Why consumers feel health data is vulnerable to hackers

Nearly half of Americans (44 percent) are worried about having their personal healthcare information stolen as a result of a breach of a healthcare provider’s information systems.

However, respondents to the survey believe that electronic records can be used in such a way to augment the security of their health information; some 76 percent of respondents to a survey of 3,000 U.S. adults believe it would be more secure to share healthcare information between providers through a secure electronic method instead of faxing paper documents.


The survey, conducted by the Harris Poll in January for the 2017 Xerox eHealth Survey, showed growing concern by consumers over how providers are protecting data. The report noted that, in 2016, more than one health data breach was reported each day.

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In addition to added security, Americans also believe better information sharing across providers can help improve patient care. Some 87 percent believe wait times to receive test results and diagnoses would decrease if providers were able to securely share and access digital patient information from various providers, and the same percentage of respondents say they believe that quality of service of healthcare providers would improve if there was better information sharing and coordination among different providers.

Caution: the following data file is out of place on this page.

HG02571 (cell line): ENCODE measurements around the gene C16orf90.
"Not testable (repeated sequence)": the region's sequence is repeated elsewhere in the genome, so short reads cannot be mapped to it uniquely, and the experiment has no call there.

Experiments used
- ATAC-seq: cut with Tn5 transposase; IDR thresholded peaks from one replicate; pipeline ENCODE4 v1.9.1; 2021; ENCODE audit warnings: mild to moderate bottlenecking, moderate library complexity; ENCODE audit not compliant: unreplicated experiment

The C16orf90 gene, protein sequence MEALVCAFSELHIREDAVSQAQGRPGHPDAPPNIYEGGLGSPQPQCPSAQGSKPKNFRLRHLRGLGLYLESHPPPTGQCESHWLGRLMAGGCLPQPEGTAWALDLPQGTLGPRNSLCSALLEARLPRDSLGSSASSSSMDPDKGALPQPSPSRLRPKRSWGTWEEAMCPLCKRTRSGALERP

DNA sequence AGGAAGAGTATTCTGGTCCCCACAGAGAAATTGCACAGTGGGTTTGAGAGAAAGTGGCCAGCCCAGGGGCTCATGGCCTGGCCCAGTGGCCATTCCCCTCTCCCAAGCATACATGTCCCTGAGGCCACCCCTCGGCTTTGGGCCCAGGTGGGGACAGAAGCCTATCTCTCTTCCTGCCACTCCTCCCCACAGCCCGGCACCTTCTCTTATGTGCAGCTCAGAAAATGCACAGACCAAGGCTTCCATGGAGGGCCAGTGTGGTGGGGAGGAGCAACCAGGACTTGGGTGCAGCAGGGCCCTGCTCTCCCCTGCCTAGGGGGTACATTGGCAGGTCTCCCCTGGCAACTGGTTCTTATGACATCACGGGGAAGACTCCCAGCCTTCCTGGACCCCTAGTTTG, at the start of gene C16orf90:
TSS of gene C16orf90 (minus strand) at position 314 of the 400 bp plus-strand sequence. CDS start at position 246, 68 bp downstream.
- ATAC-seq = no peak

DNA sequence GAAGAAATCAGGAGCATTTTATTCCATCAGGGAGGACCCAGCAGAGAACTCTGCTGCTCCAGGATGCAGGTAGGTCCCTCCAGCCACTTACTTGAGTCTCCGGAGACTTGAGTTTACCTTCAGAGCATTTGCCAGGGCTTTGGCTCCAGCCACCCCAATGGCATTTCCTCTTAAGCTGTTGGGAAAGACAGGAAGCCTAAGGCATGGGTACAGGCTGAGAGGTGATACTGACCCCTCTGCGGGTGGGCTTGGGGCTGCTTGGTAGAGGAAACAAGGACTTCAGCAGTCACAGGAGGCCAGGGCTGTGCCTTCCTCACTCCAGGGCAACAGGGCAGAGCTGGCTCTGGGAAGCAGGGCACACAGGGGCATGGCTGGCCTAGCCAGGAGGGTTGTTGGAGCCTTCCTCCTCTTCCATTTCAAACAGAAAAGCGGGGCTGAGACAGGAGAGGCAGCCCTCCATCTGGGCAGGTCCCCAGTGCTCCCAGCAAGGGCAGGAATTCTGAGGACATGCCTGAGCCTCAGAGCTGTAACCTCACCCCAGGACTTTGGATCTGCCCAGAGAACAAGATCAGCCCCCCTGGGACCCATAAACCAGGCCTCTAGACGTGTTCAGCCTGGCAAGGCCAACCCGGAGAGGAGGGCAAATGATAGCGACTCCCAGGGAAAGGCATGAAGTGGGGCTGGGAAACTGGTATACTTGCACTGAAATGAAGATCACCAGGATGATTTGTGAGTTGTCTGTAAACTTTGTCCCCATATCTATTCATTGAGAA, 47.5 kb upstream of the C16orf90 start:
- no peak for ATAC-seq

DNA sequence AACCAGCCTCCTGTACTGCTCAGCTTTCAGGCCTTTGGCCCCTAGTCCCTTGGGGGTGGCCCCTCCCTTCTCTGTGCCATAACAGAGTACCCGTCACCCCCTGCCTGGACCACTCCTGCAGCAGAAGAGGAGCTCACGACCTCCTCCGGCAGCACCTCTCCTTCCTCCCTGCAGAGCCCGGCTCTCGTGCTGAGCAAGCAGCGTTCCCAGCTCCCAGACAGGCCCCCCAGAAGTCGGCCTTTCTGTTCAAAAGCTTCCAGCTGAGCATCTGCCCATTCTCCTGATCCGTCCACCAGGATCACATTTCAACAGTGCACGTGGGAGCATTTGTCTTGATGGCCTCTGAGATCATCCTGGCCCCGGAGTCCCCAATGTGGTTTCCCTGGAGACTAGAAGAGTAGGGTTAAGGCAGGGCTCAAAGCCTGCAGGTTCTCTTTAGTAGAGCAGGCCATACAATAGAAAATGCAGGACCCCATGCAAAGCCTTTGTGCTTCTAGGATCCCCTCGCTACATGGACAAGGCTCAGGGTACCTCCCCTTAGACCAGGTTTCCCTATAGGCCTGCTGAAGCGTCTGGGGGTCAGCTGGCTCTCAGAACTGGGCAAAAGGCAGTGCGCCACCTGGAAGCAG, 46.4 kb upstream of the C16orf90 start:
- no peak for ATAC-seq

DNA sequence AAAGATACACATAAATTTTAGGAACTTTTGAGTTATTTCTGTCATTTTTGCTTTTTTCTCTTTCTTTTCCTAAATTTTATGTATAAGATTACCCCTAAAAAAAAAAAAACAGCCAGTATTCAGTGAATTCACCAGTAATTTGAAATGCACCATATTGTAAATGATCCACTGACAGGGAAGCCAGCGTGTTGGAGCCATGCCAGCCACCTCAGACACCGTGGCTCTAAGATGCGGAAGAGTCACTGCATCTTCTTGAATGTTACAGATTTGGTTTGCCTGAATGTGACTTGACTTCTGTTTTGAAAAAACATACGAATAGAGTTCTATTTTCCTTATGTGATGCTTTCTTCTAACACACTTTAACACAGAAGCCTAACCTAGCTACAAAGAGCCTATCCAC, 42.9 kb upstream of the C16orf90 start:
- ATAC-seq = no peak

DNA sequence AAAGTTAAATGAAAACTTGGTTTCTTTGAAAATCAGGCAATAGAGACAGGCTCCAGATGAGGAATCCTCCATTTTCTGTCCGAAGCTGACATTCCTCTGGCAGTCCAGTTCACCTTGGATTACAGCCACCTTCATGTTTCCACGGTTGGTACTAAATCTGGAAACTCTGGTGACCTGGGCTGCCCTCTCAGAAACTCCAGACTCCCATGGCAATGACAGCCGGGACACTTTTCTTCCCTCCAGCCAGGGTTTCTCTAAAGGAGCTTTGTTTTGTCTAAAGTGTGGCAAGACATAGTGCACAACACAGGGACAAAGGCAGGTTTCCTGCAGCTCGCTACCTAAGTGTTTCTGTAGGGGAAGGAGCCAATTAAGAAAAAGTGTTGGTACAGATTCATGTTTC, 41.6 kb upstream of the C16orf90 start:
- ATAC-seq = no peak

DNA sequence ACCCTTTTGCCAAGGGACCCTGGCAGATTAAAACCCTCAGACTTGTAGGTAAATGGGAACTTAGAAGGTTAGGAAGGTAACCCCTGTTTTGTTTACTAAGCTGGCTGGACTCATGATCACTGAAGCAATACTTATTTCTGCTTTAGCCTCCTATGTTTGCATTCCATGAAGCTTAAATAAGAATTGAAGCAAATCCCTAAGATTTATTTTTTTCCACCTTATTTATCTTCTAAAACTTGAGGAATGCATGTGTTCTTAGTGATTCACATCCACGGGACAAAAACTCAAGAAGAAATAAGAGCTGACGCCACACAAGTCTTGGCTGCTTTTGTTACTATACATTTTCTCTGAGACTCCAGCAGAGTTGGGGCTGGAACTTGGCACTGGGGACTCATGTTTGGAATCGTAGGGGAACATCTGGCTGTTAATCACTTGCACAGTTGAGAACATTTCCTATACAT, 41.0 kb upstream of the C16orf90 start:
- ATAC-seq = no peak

Also See: 10 lessons learned from 2016’s biggest data breaches

“It’s clear patients are frustrated by the lack of care coordination and disjointed processes, so much so, that our Xerox survey shows 19 percent of Americans would rather wait in line at the DMV than coordinate between different doctors’ offices to ensure they have all of their records and health information,” said Cees Van Doorn, senior vice president of healthcare for Xerox.

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